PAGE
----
Columbia College for men, the predecessor of the University of Missouri, began operations in 1834. It helped further establish Columbia as a community invested in education.

Columbia was not the only city trying to secure the state’s first university. When the bids were opened in Jefferson City, Boone County came in first, Callaway second, and Howard third. Boone had successfully obtained the bid by providing $82,300 in cash and $36,000 in land. The cornerstone was laid on July 4, 1840.

Christian College (Christian College, C0038. C0038-f1129-12. The State Historical Society of Missouri, Photograph Collection.)

In 1851, Christian College, which would later become Columbia College, was established.

Columbia would feel the impact of the Civil War. Through strong leadership, Columbia would remain in the Union, but the war was devastating. It would hit the educational system particularly hard. Columbia’s recovery was slow following the war. 

Horse-Drawn Fire Department. (University of Missouri School of Journalism Scrapbook, P0162. P0162-632. The State Historical Society of Missouri, Photograph Collection.)

The university’s fire of 1892 almost caused Columbia to lose the institution to another town. However, Columbians rallied to secure Columbia as the home of the university. This would be a time of rebuilding, both on campus and throughout the city. Columbia paved Broadway, began a sewer system, and established a paid fire department. Columbia’s investment in itself would find business improving and the community growing once again.

Mary Hale, a future Columbia architect, was born in Columbia in 1868. She would come of age during a time of struggle for the town, but she benefited from the foresight of those early settlers that valued education, including education for girls and women. 

After graduating from the state university, Miss Hale would enter the male-dominated profession of architecture. Two of her most prominent Columbia designs were St. Clair Hall and the Calvary Episcopal Church. The story of St. Clair Hall is a tale of two intelligent, professional, female leaders coming together during a great time of rebuilding in Columbia to leave a lasting legacy.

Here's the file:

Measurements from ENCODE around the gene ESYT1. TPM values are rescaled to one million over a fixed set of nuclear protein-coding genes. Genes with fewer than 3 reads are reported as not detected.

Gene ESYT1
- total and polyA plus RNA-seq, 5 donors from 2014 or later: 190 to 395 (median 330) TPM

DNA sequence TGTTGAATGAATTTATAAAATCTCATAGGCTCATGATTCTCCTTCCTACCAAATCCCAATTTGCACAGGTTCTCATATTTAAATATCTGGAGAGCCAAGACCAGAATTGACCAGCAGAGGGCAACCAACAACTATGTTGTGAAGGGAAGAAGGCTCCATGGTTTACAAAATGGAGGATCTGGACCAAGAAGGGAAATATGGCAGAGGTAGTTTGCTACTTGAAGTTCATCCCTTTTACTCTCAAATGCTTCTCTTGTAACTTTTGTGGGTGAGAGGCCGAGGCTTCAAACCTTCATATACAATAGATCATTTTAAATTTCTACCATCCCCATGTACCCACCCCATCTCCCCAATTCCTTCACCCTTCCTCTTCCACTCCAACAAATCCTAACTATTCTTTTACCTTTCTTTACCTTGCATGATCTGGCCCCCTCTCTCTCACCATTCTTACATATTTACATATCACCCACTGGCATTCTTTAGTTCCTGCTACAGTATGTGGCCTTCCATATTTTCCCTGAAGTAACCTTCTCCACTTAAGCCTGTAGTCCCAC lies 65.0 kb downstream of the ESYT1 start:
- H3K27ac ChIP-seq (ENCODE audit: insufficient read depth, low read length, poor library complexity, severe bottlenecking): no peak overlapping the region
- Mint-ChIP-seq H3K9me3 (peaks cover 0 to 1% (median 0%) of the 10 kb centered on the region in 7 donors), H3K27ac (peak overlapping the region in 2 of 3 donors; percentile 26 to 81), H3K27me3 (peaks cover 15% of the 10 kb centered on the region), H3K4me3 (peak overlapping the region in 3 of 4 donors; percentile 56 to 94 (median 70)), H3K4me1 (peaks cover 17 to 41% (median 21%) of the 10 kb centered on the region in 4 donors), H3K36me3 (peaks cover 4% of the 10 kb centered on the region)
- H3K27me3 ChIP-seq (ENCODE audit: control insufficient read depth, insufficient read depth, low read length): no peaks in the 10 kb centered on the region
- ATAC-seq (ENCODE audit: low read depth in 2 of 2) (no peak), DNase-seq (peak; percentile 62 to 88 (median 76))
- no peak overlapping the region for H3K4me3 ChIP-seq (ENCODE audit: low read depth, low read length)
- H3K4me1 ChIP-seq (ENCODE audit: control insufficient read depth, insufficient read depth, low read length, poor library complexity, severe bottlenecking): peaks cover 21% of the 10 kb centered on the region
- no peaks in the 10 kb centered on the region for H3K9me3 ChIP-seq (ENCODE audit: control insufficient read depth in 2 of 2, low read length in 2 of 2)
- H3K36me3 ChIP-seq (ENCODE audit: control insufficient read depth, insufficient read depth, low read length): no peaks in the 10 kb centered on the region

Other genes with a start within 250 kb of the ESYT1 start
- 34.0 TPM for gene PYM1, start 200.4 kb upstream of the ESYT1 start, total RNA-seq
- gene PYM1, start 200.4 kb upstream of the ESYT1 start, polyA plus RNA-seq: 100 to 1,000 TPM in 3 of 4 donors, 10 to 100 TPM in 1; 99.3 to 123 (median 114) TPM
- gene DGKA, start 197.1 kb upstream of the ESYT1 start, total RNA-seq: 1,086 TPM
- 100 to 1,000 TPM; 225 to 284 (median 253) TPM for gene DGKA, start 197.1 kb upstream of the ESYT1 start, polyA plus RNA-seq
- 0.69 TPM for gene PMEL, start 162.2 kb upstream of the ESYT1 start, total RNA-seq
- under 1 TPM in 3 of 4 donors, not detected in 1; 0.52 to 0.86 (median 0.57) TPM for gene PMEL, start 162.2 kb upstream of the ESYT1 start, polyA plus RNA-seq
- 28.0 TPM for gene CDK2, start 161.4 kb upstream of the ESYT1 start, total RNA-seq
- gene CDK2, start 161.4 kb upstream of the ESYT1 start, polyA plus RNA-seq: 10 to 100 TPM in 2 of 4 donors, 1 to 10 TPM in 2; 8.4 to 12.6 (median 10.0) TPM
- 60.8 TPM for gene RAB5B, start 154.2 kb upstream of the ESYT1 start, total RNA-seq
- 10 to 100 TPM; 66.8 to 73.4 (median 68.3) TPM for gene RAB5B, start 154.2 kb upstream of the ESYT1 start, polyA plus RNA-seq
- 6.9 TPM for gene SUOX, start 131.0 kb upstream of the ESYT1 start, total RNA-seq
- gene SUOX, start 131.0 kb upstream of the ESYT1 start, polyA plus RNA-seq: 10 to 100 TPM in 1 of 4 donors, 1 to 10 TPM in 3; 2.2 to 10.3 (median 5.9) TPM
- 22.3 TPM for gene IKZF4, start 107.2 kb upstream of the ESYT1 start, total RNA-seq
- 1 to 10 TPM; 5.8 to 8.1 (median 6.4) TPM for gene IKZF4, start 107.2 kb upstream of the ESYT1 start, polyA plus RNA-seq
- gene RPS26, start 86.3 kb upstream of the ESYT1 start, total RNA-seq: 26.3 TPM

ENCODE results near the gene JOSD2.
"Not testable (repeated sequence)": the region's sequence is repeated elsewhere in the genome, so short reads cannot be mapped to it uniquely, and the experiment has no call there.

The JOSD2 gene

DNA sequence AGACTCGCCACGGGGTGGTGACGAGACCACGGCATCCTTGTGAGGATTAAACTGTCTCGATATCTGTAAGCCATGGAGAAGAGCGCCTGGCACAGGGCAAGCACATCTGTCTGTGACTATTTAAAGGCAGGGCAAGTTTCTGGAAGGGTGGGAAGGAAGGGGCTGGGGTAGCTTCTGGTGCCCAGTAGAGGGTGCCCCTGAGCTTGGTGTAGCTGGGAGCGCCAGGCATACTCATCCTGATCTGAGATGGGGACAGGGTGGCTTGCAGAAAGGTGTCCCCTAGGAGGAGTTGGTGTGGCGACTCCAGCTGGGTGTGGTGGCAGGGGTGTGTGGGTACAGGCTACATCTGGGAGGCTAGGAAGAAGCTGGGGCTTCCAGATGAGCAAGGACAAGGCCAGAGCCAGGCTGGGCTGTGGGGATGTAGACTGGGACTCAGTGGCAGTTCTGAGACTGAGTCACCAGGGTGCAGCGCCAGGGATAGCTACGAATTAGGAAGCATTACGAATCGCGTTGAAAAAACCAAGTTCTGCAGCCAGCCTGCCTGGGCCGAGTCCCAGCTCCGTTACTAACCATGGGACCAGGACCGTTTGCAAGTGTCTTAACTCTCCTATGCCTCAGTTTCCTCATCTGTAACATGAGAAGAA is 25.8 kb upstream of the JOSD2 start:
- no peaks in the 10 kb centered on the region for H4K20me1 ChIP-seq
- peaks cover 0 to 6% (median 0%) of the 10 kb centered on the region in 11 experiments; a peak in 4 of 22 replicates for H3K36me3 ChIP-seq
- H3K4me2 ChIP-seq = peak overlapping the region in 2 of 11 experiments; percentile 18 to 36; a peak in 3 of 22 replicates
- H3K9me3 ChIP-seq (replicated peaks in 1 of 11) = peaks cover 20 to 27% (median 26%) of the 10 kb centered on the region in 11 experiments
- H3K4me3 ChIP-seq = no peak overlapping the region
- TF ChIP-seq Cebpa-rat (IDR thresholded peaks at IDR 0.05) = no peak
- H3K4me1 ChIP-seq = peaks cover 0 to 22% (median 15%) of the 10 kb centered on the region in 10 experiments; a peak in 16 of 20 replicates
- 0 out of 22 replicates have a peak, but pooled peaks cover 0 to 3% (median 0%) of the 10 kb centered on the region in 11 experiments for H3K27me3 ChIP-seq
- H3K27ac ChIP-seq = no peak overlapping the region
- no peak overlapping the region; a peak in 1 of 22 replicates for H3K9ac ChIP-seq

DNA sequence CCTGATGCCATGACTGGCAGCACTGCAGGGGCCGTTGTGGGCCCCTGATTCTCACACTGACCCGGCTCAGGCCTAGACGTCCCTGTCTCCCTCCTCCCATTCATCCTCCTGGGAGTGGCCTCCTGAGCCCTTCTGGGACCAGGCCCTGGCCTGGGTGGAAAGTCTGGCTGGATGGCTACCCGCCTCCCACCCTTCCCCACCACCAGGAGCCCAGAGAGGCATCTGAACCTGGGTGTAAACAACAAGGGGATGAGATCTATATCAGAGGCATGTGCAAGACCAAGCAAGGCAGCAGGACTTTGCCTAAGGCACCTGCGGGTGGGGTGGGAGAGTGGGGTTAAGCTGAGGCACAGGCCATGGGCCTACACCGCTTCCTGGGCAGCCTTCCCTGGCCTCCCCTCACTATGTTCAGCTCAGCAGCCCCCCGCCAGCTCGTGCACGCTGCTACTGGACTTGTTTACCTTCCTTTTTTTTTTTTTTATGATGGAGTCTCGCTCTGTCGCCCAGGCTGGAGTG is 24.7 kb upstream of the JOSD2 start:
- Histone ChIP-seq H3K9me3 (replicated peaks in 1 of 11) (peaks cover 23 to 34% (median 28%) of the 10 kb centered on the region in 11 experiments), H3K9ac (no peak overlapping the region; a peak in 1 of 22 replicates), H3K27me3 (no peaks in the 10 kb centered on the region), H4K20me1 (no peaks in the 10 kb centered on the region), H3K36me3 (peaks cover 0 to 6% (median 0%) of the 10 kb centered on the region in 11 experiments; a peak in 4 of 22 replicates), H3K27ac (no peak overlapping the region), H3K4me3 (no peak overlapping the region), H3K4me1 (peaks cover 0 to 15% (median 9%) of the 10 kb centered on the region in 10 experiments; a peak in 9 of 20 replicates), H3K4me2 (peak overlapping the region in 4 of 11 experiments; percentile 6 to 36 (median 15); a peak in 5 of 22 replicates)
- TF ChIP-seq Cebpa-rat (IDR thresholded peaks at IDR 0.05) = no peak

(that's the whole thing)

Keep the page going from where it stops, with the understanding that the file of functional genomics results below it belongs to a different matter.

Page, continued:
Mrs. Luella St. Clair (Christian College Records, C0038. C0038-f1163-10. The State Historical Society of Missouri, Photograph Collection.)
Mrs. Luella St. Clair (Christian College Records, C0038. C0038-f1163-10. The State Historical Society of Missouri, Photograph Collection.)

Mrs. Luella St. Clair became president of Christian College, now Columbia College, in 1893 when the trustees named her successor to her husband after his death. She is credited with the modernization of the college. Part of that process was an extensive set of building projects to help move the college forward to answer the needs of its female students.

Mrs. St. Clair held true to her beliefs in the empowerment of women when she hired Miss Mary Louise Hale as architect. Miss Hale designed St. Clair Hall to house administrative offices, a library, three floors of dormitory rooms, and a dining area. Construction was completed by Christmas of 1899.

Photograph from the University of Missouri School of Journalism Scrapbook (P0162. P0162-261. The State Historical Society of Missouri, Photograph Collection.)
Photograph from the SHSMO Glass Negative Collection (P0024. P0024-234. The State Historical Society of Missouri, Photograph Collection.)

During the fundraising stage of the Christian College building project, tragedy struck the Episcopal Church in Columbia. On Easter Sunday, April 10, 1898, a fire damaged the church on Broadway. 

The Rollins family offered to underwrite the building of a new church as a memorial to Captain James H. Rollins, son of James S. Rollins. At their request, the church was built at Ninth and Locust Streets, closer to the State University. The family chose Mary Hale as the architect. Completed in 1899, Miss Hale’s design incorporated many of the church’s original furnishings.

Columbia and its educational institutions would continue to thrive into the 1900s. As this happened, Mrs. Mary Lafon (Hale, having been married), would become known for her unique home designs. Mrs. Lafon designed three homes on Westmount Avenue known as the “Peanut Brittle Houses” due to the unusual materials used in construction. 

When the depression hit, Columbia and its educational institutions struggled. With the New Deal came the building of infrastructure, including highways. Columbia missed out on the railroad coming through town in the 1850s, so they lobbied with great enthusiasm to build I-70 along the old Boon’s Lick Trail to once again place Columbia at the center of commerce. Using similar logic, the regional airport was built amid the growth in air transportation.

Post-depression life brought a renewed focus on health care, as seen with the Ellis Fischel State Cancer Hospital opening in 1940. Columbia also adopted the city manager form of government, implemented infrastructure and housing projects, and underwent diversification of industry.

Strong and innovative leadership, paired with an involved and passionate community, has created the Columbia that we know today and will continue to provide for a prosperous future.